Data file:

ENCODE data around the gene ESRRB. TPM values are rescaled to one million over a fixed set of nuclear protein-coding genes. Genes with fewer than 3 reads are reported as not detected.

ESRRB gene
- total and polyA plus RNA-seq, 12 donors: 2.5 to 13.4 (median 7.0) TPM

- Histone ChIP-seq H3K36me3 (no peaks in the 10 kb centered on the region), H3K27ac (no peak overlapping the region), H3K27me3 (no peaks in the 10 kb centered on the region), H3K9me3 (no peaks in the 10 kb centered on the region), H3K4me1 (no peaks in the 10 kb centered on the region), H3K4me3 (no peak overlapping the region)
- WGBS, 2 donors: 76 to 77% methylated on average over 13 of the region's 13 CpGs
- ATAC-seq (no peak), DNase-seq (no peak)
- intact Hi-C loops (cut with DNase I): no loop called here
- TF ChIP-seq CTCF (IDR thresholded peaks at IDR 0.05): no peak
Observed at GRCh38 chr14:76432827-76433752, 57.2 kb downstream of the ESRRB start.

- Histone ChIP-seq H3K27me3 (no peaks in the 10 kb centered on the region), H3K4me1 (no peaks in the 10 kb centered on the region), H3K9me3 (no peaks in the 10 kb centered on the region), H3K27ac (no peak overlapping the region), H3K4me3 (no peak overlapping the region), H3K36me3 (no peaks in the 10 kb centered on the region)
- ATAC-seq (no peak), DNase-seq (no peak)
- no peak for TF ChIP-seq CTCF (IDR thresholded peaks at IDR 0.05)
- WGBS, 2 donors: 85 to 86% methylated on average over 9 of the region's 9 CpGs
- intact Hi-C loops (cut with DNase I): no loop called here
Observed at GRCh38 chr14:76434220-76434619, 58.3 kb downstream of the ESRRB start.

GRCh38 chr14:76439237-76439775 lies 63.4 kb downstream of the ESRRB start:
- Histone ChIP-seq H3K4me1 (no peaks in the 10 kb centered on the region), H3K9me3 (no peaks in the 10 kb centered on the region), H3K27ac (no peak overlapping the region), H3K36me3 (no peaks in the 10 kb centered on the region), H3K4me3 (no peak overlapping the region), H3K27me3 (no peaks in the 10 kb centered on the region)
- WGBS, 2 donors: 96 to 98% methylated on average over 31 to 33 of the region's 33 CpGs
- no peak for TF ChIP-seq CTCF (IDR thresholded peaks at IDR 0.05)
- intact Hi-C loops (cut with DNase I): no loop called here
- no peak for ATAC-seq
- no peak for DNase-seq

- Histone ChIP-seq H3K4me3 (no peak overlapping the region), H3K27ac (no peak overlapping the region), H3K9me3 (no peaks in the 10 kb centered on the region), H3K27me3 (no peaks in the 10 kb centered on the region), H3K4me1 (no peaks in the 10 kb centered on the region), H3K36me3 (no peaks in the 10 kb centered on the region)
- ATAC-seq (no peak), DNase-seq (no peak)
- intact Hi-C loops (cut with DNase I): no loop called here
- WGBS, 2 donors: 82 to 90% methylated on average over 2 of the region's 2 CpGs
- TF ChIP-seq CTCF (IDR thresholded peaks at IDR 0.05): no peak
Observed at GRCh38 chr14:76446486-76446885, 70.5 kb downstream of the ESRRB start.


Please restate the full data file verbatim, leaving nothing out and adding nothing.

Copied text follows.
ENCODE data around the gene ESRRB. TPM values are rescaled to one million over a fixed set of nuclear protein-coding genes. Genes with fewer than 3 reads are reported as not detected.

ESRRB gene
- total and polyA plus RNA-seq, 12 donors: 2.5 to 13.4 (median 7.0) TPM

- Histone ChIP-seq H3K36me3 (no peaks in the 10 kb centered on the region), H3K27ac (no peak overlapping the region), H3K27me3 (no peaks in the 10 kb centered on the region), H3K9me3 (no peaks in the 10 kb centered on the region), H3K4me1 (no peaks in the 10 kb centered on the region), H3K4me3 (no peak overlapping the region)
- WGBS, 2 donors: 76 to 77% methylated on average over 13 of the region's 13 CpGs
- ATAC-seq (no peak), DNase-seq (no peak)
- intact Hi-C loops (cut with DNase I): no loop called here
- TF ChIP-seq CTCF (IDR thresholded peaks at IDR 0.05): no peak
Observed at GRCh38 chr14:76432827-76433752, 57.2 kb downstream of the ESRRB start.

- Histone ChIP-seq H3K27me3 (no peaks in the 10 kb centered on the region), H3K4me1 (no peaks in the 10 kb centered on the region), H3K9me3 (no peaks in the 10 kb centered on the region), H3K27ac (no peak overlapping the region), H3K4me3 (no peak overlapping the region), H3K36me3 (no peaks in the 10 kb centered on the region)
- ATAC-seq (no peak), DNase-seq (no peak)
- no peak for TF ChIP-seq CTCF (IDR thresholded peaks at IDR 0.05)
- WGBS, 2 donors: 85 to 86% methylated on average over 9 of the region's 9 CpGs
- intact Hi-C loops (cut with DNase I): no loop called here
Observed at GRCh38 chr14:76434220-76434619, 58.3 kb downstream of the ESRRB start.

GRCh38 chr14:76439237-76439775 lies 63.4 kb downstream of the ESRRB start:
- Histone ChIP-seq H3K4me1 (no peaks in the 10 kb centered on the region), H3K9me3 (no peaks in the 10 kb centered on the region), H3K27ac (no peak overlapping the region), H3K36me3 (no peaks in the 10 kb centered on the region), H3K4me3 (no peak overlapping the region), H3K27me3 (no peaks in the 10 kb centered on the region)
- WGBS, 2 donors: 96 to 98% methylated on average over 31 to 33 of the region's 33 CpGs
- no peak for TF ChIP-seq CTCF (IDR thresholded peaks at IDR 0.05)
- intact Hi-C loops (cut with DNase I): no loop called here
- no peak for ATAC-seq
- no peak for DNase-seq

- Histone ChIP-seq H3K4me3 (no peak overlapping the region), H3K27ac (no peak overlapping the region), H3K9me3 (no peaks in the 10 kb centered on the region), H3K27me3 (no peaks in the 10 kb centered on the region), H3K4me1 (no peaks in the 10 kb centered on the region), H3K36me3 (no peaks in the 10 kb centered on the region)
- ATAC-seq (no peak), DNase-seq (no peak)
- intact Hi-C loops (cut with DNase I): no loop called here
- WGBS, 2 donors: 82 to 90% methylated on average over 2 of the region's 2 CpGs
- TF ChIP-seq CTCF (IDR thresholded peaks at IDR 0.05): no peak
Observed at GRCh38 chr14:76446486-76446885, 70.5 kb downstream of the ESRRB start.